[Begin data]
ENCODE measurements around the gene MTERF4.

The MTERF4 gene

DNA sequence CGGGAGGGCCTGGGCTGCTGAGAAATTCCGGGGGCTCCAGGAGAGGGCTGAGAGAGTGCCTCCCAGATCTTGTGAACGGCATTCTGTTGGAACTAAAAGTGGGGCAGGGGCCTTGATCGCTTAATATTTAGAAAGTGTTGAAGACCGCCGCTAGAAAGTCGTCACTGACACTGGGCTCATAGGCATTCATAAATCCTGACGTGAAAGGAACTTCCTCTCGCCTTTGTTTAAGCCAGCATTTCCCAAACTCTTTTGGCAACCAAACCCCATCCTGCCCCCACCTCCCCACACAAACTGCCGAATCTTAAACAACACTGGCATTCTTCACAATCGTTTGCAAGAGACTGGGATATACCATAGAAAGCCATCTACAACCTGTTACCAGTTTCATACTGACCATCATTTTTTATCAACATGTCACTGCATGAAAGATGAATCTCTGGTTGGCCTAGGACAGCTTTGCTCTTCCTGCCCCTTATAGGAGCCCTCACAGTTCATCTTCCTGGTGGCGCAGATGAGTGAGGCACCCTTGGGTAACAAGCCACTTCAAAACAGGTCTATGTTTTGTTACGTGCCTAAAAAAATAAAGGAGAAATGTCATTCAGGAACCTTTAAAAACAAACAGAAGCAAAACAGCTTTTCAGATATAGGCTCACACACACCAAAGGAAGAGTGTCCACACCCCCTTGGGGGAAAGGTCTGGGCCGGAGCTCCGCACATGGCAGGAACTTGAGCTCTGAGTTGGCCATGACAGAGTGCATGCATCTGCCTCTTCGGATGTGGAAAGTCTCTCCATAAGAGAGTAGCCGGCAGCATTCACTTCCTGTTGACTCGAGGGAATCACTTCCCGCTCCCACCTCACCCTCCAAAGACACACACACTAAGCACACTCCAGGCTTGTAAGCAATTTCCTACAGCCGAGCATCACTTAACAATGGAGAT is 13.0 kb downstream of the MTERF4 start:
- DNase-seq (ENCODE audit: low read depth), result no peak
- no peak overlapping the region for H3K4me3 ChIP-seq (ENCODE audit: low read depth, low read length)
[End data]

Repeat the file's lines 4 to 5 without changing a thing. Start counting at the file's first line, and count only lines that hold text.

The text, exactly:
- DNase-seq (ENCODE audit: low read depth), result no peak
- no peak overlapping the region for H3K4me3 ChIP-seq (ENCODE audit: low read depth, low read length)